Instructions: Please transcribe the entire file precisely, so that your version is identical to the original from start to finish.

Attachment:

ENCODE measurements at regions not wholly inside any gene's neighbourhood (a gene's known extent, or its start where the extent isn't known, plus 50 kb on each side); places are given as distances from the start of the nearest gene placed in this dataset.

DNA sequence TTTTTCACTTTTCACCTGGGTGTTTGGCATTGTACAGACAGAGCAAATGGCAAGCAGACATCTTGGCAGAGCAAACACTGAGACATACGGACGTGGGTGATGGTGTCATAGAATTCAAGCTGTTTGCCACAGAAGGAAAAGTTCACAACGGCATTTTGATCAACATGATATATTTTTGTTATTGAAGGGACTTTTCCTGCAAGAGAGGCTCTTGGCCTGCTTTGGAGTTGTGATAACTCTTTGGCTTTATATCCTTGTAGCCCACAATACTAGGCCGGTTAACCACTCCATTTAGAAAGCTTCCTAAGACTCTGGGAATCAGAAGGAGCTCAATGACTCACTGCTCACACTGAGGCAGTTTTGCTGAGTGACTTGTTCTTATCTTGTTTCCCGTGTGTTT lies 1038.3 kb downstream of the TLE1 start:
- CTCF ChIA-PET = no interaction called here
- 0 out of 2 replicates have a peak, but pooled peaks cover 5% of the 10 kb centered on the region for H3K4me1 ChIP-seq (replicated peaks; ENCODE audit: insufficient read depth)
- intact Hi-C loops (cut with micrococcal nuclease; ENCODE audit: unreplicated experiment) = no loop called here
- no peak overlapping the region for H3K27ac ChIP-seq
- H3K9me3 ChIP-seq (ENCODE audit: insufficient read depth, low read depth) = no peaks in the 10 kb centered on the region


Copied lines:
ENCODE measurements at regions not wholly inside any gene's neighbourhood (a gene's known extent, or its start where the extent isn't known, plus 50 kb on each side); places are given as distances from the start of the nearest gene placed in this dataset.

DNA sequence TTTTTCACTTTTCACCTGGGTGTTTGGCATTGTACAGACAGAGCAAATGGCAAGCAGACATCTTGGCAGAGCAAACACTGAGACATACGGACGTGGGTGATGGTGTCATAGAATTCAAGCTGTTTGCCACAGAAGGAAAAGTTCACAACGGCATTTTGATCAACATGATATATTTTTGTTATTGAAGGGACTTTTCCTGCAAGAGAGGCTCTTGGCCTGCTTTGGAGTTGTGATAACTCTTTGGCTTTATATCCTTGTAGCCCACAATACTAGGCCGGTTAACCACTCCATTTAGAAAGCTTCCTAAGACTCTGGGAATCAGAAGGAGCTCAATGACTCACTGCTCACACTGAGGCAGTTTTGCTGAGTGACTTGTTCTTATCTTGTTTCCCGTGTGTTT lies 1038.3 kb downstream of the TLE1 start:
- CTCF ChIA-PET = no interaction called here
- 0 out of 2 replicates have a peak, but pooled peaks cover 5% of the 10 kb centered on the region for H3K4me1 ChIP-seq (replicated peaks; ENCODE audit: insufficient read depth)
- intact Hi-C loops (cut with micrococcal nuclease; ENCODE audit: unreplicated experiment) = no loop called here
- no peak overlapping the region for H3K27ac ChIP-seq
- H3K9me3 ChIP-seq (ENCODE audit: insufficient read depth, low read depth) = no peaks in the 10 kb centered on the region